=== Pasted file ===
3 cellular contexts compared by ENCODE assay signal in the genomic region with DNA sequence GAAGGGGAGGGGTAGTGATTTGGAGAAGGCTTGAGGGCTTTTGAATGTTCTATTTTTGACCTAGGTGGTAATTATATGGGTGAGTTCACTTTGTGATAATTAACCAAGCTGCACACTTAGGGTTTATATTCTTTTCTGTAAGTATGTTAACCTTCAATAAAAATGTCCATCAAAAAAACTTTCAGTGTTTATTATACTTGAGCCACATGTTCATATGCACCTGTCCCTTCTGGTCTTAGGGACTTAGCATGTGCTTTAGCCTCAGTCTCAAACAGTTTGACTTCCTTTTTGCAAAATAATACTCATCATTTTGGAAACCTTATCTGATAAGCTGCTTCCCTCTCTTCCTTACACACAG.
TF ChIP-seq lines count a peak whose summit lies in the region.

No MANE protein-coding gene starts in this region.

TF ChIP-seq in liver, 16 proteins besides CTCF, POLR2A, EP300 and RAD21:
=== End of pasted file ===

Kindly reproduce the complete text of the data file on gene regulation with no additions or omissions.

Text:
3 cellular contexts compared by ENCODE assay signal in the genomic region with DNA sequence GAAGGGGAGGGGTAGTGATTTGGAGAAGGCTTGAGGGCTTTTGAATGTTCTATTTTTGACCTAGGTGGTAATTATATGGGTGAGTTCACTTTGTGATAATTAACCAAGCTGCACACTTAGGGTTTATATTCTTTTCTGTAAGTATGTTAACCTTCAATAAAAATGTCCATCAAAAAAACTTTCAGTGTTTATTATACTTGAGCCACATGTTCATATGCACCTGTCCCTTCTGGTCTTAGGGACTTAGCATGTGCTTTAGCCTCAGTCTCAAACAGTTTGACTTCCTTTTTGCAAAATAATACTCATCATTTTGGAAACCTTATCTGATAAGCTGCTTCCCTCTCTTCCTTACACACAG.
TF ChIP-seq lines count a peak whose summit lies in the region.

No MANE protein-coding gene starts in this region.

TF ChIP-seq in liver, 16 proteins besides CTCF, POLR2A, EP300 and RAD21: